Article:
When you’re trying to run quality transit in a mixed-traffic situation, and you have a street with two lanes of traffic in each direction, the best practice is for transit to run in the faster lane, the one further from the sidewalk. We see this most commonly with streetcars, but it’s true of any mode of street-running transit. That’s because the lane closer to the curb is often delayed by random car movements, including cars turning, or trying to parallel-park, or doing pickup and dropoff. So long as the fast lane is separate from any turning lanes, it’s the lane where you’ll get the best travel time in mixed traffic.
As part of my Europe tour, I thought I’d give some attention to things that even the best European systems have trouble getting right.
In talking about transit planning I’m constantly stressing the need to think in terms of interconnected two-dimensional networks, not just the one-dimensional “corridors” that are the focus of so many transit studies. It’s a hard point to convey because (a) interconnectedness implies connections, also called “transfers,” which people supposedly hate, and (b) networks are complicated and abstract and hard to think about, which is why I’m always trying to create and promote tools for making them simpler.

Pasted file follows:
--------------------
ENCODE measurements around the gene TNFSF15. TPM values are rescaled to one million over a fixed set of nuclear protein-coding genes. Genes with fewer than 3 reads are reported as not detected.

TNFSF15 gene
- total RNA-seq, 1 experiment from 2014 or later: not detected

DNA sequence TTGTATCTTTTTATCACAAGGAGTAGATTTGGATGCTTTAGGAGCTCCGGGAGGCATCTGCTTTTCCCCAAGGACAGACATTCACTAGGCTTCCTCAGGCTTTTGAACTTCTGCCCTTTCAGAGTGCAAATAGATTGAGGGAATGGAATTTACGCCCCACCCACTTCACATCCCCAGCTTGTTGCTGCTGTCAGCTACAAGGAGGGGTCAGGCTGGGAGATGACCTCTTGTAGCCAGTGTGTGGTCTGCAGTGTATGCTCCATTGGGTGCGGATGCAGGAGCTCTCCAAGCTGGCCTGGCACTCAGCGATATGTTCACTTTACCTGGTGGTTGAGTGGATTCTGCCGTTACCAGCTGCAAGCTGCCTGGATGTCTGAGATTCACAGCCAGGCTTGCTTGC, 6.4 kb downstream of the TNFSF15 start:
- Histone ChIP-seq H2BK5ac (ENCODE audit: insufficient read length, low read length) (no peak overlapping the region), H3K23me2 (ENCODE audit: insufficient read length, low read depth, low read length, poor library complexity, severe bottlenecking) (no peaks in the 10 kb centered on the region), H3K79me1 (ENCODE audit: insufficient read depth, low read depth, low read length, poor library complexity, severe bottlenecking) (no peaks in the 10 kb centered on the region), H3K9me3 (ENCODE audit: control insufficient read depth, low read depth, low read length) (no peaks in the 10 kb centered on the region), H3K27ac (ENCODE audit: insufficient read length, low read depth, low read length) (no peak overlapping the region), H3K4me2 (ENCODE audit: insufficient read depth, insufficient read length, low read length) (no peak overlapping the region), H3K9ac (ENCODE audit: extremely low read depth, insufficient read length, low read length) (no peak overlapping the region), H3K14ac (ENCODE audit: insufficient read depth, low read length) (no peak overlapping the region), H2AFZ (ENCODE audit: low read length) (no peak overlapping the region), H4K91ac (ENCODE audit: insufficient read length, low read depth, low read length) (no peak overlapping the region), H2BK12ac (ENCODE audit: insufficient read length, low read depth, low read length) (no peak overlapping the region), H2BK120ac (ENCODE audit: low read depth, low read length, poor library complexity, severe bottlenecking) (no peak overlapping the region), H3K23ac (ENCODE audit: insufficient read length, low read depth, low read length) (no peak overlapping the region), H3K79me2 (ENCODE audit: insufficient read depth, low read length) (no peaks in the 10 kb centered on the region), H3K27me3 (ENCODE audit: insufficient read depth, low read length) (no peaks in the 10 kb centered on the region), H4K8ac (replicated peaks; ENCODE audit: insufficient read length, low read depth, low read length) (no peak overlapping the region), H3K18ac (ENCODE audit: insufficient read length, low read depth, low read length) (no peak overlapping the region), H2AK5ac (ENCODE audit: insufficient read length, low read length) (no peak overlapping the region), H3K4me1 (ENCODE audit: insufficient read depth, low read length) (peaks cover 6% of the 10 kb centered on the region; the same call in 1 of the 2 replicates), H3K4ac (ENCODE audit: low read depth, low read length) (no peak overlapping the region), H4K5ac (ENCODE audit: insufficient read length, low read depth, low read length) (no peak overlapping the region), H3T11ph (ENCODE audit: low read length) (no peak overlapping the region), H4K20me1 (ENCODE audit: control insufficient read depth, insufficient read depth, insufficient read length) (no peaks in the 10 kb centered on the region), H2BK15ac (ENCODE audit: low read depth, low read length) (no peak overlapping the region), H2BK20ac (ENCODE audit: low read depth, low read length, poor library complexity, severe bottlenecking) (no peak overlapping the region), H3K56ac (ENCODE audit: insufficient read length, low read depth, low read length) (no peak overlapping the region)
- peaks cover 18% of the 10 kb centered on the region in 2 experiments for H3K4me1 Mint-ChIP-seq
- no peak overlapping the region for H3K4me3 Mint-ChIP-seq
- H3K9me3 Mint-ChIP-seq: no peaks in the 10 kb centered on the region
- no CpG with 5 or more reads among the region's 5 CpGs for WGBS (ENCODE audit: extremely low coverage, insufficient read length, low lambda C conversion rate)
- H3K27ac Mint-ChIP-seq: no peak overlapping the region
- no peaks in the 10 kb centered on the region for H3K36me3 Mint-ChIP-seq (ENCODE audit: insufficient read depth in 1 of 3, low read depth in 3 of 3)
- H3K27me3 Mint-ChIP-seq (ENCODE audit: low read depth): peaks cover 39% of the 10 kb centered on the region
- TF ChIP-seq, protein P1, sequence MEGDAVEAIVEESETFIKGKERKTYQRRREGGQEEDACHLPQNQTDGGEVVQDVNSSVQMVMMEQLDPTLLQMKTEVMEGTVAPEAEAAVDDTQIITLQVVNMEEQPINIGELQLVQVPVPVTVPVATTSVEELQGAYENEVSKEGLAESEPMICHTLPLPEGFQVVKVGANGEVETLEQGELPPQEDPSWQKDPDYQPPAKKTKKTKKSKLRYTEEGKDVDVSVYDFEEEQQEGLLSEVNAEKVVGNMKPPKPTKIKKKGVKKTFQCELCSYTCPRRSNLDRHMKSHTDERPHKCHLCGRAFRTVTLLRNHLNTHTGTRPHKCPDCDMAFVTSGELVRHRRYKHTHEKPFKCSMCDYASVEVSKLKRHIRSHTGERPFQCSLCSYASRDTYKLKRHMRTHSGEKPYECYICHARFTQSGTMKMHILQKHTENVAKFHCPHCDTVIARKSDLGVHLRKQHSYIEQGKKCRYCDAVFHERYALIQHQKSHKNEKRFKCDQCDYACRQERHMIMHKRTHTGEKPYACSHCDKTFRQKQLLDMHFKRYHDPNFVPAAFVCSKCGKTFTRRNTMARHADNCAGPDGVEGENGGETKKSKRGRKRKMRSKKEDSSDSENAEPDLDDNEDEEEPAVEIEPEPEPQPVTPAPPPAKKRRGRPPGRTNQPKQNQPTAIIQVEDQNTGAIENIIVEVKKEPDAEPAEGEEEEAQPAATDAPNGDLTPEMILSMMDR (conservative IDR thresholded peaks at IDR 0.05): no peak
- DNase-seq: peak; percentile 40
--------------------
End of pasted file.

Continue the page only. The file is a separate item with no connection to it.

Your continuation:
Continuing from my last post on the overhead wires of Vienna, here are some additional images. (Click to enlarge.) Decide for yourself when and where they’re unacceptable.
Next time someone tells you that a light rail or streetcar or trolleybus would ruin the beautiful streetscape with their overhead wires, show them a picture of Vienna, where I am now.